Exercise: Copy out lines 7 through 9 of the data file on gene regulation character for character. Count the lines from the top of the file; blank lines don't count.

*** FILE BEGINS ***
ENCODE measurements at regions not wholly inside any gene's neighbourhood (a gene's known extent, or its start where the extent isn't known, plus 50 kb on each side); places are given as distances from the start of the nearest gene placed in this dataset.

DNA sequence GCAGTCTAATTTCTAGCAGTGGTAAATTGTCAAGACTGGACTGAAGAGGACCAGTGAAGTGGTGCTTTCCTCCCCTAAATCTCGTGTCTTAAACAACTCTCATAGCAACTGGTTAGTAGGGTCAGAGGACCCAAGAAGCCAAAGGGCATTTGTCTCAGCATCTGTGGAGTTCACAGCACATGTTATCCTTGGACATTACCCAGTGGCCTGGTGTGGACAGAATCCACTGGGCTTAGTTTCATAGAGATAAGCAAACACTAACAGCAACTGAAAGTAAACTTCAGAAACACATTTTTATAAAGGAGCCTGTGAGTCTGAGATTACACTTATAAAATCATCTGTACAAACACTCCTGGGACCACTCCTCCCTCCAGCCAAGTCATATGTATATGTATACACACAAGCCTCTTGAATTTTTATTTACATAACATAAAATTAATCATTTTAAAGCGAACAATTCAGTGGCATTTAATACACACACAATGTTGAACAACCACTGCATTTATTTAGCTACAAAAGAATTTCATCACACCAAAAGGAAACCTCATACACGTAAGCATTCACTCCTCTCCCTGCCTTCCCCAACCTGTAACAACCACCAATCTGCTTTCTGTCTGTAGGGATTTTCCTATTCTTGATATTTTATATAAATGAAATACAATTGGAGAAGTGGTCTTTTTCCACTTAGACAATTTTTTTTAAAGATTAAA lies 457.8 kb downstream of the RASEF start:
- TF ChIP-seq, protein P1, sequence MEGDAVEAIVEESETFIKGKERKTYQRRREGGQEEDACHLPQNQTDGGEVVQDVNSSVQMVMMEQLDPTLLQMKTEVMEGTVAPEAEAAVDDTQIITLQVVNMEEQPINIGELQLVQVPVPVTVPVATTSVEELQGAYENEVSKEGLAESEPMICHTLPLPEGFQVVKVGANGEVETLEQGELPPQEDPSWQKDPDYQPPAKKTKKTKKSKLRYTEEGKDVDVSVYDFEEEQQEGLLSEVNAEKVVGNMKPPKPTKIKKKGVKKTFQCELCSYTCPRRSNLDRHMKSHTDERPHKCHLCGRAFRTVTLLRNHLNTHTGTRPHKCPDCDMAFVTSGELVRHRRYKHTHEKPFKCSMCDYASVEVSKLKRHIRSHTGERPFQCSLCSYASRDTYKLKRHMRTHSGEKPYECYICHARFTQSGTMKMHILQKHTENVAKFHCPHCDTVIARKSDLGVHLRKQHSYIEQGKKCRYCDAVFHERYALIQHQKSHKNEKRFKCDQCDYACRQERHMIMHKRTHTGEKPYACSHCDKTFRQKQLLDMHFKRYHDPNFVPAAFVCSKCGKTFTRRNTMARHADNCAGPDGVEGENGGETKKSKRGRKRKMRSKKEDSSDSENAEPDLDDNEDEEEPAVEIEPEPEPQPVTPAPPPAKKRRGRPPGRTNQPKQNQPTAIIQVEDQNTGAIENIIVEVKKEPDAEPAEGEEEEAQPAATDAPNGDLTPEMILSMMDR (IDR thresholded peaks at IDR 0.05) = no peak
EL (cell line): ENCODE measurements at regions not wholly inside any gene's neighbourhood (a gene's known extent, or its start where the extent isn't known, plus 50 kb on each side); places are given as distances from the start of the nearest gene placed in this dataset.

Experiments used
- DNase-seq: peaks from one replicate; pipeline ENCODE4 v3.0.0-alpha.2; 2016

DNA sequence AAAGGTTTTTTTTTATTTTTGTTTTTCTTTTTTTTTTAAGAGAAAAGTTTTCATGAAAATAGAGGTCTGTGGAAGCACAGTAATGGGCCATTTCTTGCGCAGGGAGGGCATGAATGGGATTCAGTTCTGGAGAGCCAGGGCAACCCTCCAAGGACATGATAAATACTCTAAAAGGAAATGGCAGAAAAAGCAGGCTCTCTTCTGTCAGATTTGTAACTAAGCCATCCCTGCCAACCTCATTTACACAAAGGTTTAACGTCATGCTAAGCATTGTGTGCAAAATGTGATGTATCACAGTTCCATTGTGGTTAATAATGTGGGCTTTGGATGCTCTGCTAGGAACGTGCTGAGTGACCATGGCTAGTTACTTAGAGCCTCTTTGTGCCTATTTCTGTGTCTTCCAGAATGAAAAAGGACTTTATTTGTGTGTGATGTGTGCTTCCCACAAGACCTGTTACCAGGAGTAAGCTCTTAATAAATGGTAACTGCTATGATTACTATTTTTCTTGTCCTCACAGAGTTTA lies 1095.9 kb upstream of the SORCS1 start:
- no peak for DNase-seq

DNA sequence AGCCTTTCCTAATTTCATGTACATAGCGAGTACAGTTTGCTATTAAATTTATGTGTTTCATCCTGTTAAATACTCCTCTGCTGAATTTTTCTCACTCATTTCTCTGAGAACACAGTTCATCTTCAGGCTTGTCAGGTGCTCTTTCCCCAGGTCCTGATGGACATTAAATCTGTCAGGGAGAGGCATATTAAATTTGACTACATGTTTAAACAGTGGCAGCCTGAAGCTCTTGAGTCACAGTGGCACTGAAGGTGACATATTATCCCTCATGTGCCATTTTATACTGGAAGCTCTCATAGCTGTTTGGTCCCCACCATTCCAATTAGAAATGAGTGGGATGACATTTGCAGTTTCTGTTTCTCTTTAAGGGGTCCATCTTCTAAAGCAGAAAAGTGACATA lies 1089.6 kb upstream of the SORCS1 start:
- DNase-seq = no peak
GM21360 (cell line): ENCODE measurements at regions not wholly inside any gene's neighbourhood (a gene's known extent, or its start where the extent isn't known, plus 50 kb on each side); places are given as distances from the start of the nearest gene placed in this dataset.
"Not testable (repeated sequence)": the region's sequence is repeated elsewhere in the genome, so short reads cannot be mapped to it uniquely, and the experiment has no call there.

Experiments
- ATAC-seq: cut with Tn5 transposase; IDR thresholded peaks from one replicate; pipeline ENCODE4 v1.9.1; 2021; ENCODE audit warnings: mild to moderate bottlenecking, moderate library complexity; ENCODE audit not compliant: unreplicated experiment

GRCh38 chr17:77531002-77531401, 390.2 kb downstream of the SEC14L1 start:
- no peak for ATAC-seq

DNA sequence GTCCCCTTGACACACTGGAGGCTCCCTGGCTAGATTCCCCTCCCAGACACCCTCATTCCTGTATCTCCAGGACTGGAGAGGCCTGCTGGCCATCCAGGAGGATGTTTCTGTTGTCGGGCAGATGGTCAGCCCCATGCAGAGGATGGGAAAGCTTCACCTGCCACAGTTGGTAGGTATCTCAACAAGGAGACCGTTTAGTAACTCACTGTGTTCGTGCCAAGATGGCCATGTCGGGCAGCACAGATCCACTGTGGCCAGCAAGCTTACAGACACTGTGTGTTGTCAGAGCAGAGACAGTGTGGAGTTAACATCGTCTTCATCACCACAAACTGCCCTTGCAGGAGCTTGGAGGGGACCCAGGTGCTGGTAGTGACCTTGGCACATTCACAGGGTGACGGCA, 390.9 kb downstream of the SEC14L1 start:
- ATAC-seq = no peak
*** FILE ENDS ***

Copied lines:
DNA sequence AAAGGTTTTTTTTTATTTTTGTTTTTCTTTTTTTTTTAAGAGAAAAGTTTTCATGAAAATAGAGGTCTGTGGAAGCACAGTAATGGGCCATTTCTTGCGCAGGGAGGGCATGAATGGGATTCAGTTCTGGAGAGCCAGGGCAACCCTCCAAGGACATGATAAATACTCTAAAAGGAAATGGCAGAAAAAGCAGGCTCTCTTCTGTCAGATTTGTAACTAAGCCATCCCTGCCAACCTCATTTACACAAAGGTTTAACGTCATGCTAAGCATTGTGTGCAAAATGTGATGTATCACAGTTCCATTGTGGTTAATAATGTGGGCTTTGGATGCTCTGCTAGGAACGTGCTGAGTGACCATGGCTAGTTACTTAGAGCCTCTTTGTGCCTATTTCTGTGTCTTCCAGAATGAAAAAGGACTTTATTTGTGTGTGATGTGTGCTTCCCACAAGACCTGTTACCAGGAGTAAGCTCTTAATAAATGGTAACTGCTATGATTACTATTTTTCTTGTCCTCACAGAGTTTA lies 1095.9 kb upstream of the SORCS1 start:
- no peak for DNase-seq

DNA sequence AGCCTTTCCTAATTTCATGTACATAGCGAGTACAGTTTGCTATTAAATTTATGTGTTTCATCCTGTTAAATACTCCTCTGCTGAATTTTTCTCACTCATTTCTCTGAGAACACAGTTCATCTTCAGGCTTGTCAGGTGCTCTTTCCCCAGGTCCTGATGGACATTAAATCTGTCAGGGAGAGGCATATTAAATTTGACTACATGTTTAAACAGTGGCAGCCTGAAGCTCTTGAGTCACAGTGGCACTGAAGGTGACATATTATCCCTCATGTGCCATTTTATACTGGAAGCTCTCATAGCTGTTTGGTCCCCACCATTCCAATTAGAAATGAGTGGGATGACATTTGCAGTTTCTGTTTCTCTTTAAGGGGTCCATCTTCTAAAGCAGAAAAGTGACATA lies 1089.6 kb upstream of the SORCS1 start: